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Women Don't Know What They Want

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To be fair, men don't either. When I start working with a client, one of the first things I ask them is what they want to get from working with a dating coach. My clients always know exactly what they DON'T want: flaky girls, boys who drink too much, women who won't write back online, guys who won't stop texting in the middle of the night, and so on and so on. But when it comes to what they want, what their heart really aches for and longs for, their deepest juiciest desires, most people just don't know.

What's interesting is not just that most people aren't in touch with their desires, but that simultaneously, most of us think we ARE. We get ideas about what we want from media, our friends, our past experiences, what we read in books (and online articles by dating coaches). And we piece together some image of what we want that is usually pretty generic -- tall, dark, and handsome; girl next door; bad boy but loves my mom; porn star in the bedroom, wholesome at dinner parties. This is why so many dating profiles sound the same. In fact, one of the most common things I hear people say is that they think their problem is that they are too picky.

And while it sucks to not get what we want, the real horror starts when we get what we think we want and we still aren't satisfied. When this happens, some of us tweak our list of what we think we want and set ourselves up for a repeat disappointment, some of us blame the other person, and some of us have existential crises.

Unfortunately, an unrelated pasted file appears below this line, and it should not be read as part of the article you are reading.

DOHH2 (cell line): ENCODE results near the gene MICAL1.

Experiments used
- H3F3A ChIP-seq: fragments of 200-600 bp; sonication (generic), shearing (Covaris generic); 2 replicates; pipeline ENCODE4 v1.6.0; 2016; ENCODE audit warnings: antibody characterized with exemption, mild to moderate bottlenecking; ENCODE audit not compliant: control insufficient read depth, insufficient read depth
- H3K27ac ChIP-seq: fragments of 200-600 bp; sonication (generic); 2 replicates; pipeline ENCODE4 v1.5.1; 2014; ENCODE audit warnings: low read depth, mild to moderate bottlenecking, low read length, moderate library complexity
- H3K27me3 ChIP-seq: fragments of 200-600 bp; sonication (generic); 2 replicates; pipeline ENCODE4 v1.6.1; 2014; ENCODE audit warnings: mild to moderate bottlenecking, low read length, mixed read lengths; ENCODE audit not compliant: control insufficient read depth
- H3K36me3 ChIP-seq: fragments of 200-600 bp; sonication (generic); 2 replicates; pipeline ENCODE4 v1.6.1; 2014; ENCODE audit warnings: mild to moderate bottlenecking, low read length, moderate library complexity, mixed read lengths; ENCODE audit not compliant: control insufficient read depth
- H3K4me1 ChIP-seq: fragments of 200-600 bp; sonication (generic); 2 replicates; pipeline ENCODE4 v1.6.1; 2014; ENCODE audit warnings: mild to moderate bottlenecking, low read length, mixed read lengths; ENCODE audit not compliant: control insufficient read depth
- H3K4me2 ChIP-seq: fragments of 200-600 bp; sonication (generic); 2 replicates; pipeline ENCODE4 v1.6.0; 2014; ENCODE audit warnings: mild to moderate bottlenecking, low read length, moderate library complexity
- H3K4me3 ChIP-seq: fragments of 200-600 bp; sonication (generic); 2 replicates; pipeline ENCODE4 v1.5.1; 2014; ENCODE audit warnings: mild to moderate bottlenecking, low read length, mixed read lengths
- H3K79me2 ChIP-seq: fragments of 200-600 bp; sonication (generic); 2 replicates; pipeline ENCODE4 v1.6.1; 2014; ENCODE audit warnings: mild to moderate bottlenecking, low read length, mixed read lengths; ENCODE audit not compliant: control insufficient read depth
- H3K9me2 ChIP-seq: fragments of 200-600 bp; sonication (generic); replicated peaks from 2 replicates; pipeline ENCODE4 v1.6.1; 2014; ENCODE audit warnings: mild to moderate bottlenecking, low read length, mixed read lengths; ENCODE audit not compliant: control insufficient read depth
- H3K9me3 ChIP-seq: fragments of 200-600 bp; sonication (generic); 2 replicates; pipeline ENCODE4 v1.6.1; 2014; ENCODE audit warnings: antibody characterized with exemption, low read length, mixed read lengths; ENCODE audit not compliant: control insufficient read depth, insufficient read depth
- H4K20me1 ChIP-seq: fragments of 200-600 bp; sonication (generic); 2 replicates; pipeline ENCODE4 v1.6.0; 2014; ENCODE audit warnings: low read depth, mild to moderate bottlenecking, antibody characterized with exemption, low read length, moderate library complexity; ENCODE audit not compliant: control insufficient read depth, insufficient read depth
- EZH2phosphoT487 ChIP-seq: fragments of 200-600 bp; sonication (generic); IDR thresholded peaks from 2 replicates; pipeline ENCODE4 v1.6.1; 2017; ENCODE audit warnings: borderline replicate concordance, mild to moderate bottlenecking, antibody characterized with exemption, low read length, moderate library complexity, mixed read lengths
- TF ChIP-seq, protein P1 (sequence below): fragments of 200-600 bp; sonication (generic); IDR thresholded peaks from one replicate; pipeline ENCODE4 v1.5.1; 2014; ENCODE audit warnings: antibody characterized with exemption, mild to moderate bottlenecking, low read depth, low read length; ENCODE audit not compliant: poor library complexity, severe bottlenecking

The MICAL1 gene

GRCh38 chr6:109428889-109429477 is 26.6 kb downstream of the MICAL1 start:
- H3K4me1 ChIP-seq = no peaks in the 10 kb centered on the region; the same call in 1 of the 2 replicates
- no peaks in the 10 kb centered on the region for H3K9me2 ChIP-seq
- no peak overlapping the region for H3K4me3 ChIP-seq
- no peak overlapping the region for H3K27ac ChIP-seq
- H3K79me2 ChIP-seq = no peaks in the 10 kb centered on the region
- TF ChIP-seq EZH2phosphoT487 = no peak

I'm more interested in figuring out what I really want (it's much easier to get it that way), and as a dating coach my job is to help you figure that out, too.

But before we dig into that, a detour into food.

One of my favorite dating lessons comes from Malcolm Gladwell's TED Talk on spaghetti sauce. If you haven't seen it, here's a fly by night summary of the parts I think are most important: we all think we know what we like in coffee, soda, spaghetti sauce, and mustard. But it turns out that for the most part, we're wrong. Most people say they want an authentic Italian pasta sauce, for example, because that sounds like the most delicious kind of pasta sauce. But authentic Italian pasta sauces are watery and most people don't actually want a watery pasta sauce. This is why companies conduct blind taste tests. Knowing what's behind curtain #1 skews the results. Here are some quotes from the video. I've replaced all the food items with the word "person," to give you a sense of how these ideas translate from the kitchen to the bedroom.

There isn't a perfect Pepsi person -- only perfect Pepsis people.

If you ask people what they want in a pasta sauce person, even though one-third secretly want chunky, they will never tell you that.

If you ask people what they want in a cup of coffee person, people will say dark, hearty, and robust, even though 75 percent want weak, sweet, and milky.

There are no good and bad mustards people; there are just different mustards people for different tastes.

The point is that we all like different things/people, there is no one thing/person who will satisfy everyone, and we have no flipping clue what things and people actually make us happy (which makes it very hard for other people to figure out how to make us happy, too!).